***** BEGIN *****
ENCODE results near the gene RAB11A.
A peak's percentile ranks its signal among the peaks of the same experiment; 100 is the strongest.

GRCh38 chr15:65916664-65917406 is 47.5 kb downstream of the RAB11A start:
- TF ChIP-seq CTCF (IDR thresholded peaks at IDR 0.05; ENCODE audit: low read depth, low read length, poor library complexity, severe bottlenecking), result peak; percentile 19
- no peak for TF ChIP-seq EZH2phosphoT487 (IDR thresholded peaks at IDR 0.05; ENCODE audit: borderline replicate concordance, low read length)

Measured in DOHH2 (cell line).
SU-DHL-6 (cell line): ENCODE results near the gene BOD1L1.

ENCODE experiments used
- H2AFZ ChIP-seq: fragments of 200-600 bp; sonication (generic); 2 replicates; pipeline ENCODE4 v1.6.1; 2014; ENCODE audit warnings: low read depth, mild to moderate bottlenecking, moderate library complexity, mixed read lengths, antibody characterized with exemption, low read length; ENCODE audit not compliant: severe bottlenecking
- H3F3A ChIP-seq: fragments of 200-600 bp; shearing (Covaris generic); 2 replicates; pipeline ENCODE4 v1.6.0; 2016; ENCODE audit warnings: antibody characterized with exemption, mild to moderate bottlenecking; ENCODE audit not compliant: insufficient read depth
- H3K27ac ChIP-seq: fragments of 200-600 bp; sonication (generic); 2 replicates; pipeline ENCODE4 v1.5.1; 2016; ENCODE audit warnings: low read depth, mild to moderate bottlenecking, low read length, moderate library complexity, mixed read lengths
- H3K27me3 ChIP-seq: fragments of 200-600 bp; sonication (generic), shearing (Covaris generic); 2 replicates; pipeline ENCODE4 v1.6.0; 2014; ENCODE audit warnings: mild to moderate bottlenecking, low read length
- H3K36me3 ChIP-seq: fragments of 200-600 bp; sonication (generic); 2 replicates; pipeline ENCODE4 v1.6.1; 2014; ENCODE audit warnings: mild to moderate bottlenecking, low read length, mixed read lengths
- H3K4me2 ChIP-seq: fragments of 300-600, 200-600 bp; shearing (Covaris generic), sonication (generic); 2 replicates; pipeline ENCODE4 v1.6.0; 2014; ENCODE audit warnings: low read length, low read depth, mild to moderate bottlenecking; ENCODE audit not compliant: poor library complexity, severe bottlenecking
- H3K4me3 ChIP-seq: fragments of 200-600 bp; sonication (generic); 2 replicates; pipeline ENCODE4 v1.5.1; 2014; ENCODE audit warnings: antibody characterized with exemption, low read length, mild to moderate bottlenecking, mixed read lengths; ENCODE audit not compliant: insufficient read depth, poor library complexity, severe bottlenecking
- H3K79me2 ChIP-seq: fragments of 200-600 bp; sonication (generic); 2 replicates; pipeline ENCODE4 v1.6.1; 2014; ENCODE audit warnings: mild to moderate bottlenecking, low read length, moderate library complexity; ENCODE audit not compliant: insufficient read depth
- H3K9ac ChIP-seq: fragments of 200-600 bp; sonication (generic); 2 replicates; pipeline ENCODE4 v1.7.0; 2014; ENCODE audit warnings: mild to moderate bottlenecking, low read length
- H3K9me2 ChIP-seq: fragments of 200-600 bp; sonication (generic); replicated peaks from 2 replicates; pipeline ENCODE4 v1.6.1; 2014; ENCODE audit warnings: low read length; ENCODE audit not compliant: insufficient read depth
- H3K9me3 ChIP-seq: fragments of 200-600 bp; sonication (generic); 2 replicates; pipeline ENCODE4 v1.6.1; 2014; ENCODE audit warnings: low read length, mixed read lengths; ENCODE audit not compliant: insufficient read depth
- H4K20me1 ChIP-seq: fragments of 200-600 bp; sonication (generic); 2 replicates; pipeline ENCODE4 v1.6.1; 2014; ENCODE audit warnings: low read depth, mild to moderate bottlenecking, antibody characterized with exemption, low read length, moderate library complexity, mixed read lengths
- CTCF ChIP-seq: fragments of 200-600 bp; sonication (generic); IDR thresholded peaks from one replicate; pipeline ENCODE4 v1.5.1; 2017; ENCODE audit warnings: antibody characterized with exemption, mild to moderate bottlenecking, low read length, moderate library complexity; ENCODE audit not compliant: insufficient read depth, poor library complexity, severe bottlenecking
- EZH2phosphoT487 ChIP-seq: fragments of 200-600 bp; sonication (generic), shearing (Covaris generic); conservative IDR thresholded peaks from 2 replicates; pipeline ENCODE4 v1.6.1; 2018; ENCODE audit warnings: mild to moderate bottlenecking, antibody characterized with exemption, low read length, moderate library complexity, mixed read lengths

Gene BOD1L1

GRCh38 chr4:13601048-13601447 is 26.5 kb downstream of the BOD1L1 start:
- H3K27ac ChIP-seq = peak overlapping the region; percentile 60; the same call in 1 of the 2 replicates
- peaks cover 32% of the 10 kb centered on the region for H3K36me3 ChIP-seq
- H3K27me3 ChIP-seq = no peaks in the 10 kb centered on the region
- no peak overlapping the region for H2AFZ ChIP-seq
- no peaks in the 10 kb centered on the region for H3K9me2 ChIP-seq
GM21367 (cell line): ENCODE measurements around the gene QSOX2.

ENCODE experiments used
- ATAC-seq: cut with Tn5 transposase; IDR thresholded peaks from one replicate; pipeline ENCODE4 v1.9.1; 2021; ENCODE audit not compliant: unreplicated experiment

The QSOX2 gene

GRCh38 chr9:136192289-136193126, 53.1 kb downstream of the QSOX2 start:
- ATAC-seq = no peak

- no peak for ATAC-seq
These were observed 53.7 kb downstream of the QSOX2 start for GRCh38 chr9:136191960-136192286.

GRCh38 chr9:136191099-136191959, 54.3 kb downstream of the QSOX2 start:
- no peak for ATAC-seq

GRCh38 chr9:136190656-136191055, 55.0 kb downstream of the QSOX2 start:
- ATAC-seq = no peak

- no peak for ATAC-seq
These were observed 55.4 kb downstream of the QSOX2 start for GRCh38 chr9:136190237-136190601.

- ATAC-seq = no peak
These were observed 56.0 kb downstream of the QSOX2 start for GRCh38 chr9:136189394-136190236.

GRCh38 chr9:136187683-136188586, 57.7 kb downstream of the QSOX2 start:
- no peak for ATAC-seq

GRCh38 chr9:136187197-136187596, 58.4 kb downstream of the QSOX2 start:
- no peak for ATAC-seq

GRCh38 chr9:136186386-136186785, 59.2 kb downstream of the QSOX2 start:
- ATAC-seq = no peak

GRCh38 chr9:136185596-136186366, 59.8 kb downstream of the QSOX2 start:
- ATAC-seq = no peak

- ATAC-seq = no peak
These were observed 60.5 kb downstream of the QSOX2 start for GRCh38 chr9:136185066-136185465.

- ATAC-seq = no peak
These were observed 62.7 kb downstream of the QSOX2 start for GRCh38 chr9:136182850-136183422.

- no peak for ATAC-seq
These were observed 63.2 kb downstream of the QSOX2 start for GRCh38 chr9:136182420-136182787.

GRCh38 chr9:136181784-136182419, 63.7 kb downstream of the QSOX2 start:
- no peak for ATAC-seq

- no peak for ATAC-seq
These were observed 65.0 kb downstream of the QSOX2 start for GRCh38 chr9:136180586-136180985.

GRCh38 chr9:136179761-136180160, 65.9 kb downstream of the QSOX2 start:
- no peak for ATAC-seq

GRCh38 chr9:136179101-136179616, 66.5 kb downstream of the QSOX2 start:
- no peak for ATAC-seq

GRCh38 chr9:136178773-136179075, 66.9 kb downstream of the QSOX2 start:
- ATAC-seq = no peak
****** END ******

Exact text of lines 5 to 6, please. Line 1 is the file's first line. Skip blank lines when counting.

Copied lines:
- no peak for TF ChIP-seq EZH2phosphoT487 (IDR thresholded peaks at IDR 0.05; ENCODE audit: borderline replicate concordance, low read length)

Measured in DOHH2 (cell line).